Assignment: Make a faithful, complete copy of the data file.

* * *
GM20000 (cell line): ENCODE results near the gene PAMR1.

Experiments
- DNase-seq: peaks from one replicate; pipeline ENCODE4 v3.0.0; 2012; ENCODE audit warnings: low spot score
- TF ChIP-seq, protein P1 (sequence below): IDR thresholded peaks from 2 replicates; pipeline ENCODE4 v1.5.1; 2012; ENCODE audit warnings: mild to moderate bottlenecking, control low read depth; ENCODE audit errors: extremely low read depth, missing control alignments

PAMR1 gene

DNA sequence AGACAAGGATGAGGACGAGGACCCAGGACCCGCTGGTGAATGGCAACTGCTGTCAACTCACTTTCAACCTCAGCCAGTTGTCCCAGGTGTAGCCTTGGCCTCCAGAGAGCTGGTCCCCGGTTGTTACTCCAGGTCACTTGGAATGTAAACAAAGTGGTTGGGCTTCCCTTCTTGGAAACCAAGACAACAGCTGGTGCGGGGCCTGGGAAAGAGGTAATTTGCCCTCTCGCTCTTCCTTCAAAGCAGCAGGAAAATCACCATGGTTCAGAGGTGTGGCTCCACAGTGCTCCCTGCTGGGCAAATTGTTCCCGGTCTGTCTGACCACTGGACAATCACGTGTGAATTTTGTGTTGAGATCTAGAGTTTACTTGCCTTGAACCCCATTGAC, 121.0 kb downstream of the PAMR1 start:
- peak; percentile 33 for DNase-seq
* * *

GM20000 (cell line): ENCODE results near the gene PAMR1.

Experiments
- DNase-seq: peaks from one replicate; pipeline ENCODE4 v3.0.0; 2012; ENCODE audit warnings: low spot score
- TF ChIP-seq, protein P1 (sequence below): IDR thresholded peaks from 2 replicates; pipeline ENCODE4 v1.5.1; 2012; ENCODE audit warnings: mild to moderate bottlenecking, control low read depth; ENCODE audit errors: extremely low read depth, missing control alignments

PAMR1 gene

DNA sequence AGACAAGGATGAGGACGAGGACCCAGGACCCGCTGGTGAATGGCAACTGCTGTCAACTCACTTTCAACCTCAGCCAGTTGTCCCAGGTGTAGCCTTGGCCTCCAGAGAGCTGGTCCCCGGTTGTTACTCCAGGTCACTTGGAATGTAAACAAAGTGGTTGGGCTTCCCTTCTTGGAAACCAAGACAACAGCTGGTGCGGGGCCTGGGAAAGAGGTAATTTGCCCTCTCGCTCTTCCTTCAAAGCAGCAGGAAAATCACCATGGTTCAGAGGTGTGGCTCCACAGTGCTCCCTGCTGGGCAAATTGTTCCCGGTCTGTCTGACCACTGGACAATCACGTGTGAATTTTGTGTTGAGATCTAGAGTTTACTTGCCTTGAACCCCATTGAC, 121.0 kb downstream of the PAMR1 start:
- peak; percentile 33 for DNase-seq